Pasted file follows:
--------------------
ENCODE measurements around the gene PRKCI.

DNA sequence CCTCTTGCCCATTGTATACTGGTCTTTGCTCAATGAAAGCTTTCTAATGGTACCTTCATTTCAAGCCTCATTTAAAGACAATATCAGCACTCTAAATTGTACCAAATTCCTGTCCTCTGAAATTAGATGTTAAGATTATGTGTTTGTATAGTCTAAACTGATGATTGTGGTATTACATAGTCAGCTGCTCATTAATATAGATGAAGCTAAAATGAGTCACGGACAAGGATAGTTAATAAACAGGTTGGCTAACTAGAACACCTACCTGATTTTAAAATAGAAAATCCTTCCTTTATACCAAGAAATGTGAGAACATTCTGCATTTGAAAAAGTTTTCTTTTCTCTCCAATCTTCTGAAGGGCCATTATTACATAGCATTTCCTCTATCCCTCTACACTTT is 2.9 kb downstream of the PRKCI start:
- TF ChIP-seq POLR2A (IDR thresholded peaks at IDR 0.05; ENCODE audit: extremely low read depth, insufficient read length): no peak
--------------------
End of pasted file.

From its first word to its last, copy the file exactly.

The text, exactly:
ENCODE measurements around the gene PRKCI.

DNA sequence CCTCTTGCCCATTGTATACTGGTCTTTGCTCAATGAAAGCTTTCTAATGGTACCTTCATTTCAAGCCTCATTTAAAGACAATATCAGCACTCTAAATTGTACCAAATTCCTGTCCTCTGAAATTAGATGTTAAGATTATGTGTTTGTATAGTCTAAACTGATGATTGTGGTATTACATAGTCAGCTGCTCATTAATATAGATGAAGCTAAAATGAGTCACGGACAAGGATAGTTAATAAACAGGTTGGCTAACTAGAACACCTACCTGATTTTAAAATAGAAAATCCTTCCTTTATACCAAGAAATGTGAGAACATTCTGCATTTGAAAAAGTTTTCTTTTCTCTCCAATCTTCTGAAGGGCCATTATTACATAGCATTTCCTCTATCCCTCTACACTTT is 2.9 kb downstream of the PRKCI start:
- TF ChIP-seq POLR2A (IDR thresholded peaks at IDR 0.05; ENCODE audit: extremely low read depth, insufficient read length): no peak